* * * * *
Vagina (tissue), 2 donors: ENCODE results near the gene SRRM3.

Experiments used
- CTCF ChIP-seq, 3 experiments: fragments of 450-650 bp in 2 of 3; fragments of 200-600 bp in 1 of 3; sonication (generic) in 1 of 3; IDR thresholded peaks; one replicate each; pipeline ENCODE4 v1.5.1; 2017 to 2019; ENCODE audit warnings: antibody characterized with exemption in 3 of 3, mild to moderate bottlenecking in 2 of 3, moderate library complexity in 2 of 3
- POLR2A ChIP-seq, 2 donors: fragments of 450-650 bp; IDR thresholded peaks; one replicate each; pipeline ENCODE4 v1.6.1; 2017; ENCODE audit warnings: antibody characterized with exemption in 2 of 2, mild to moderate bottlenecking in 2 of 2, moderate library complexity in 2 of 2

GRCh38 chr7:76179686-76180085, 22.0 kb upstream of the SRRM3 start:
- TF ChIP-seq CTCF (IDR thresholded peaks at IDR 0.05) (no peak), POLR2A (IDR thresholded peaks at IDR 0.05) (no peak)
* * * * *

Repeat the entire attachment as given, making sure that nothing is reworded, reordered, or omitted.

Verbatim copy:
Vagina (tissue), 2 donors: ENCODE results near the gene SRRM3.

Experiments used
- CTCF ChIP-seq, 3 experiments: fragments of 450-650 bp in 2 of 3; fragments of 200-600 bp in 1 of 3; sonication (generic) in 1 of 3; IDR thresholded peaks; one replicate each; pipeline ENCODE4 v1.5.1; 2017 to 2019; ENCODE audit warnings: antibody characterized with exemption in 3 of 3, mild to moderate bottlenecking in 2 of 3, moderate library complexity in 2 of 3
- POLR2A ChIP-seq, 2 donors: fragments of 450-650 bp; IDR thresholded peaks; one replicate each; pipeline ENCODE4 v1.6.1; 2017; ENCODE audit warnings: antibody characterized with exemption in 2 of 2, mild to moderate bottlenecking in 2 of 2, moderate library complexity in 2 of 2

GRCh38 chr7:76179686-76180085, 22.0 kb upstream of the SRRM3 start:
- TF ChIP-seq CTCF (IDR thresholded peaks at IDR 0.05) (no peak), POLR2A (IDR thresholded peaks at IDR 0.05) (no peak)